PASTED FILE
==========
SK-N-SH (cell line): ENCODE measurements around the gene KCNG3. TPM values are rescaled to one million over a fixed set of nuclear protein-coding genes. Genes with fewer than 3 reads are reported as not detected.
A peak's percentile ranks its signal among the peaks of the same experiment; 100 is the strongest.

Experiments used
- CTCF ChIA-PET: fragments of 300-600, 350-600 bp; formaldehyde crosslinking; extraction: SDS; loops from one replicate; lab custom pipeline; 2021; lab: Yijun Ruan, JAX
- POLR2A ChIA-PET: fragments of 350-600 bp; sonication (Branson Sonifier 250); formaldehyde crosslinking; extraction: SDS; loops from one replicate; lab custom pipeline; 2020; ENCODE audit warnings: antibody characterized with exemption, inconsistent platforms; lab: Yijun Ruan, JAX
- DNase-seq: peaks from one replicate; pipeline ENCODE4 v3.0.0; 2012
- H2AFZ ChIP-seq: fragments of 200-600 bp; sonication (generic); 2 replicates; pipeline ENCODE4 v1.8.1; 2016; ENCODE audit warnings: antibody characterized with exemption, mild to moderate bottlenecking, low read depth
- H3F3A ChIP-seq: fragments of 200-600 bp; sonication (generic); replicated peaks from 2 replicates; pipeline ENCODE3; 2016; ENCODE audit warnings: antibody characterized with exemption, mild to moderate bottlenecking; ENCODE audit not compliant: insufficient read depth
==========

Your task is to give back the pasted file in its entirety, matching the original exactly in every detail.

SK-N-SH (cell line): ENCODE measurements around the gene KCNG3. TPM values are rescaled to one million over a fixed set of nuclear protein-coding genes. Genes with fewer than 3 reads are reported as not detected.
A peak's percentile ranks its signal among the peaks of the same experiment; 100 is the strongest.

Experiments used
- CTCF ChIA-PET: fragments of 300-600, 350-600 bp; formaldehyde crosslinking; extraction: SDS; loops from one replicate; lab custom pipeline; 2021; lab: Yijun Ruan, JAX
- POLR2A ChIA-PET: fragments of 350-600 bp; sonication (Branson Sonifier 250); formaldehyde crosslinking; extraction: SDS; loops from one replicate; lab custom pipeline; 2020; ENCODE audit warnings: antibody characterized with exemption, inconsistent platforms; lab: Yijun Ruan, JAX
- DNase-seq: peaks from one replicate; pipeline ENCODE4 v3.0.0; 2012
- H2AFZ ChIP-seq: fragments of 200-600 bp; sonication (generic); 2 replicates; pipeline ENCODE4 v1.8.1; 2016; ENCODE audit warnings: antibody characterized with exemption, mild to moderate bottlenecking, low read depth
- H3F3A ChIP-seq: fragments of 200-600 bp; sonication (generic); replicated peaks from 2 replicates; pipeline ENCODE3; 2016; ENCODE audit warnings: antibody characterized with exemption, mild to moderate bottlenecking; ENCODE audit not compliant: insufficient read depth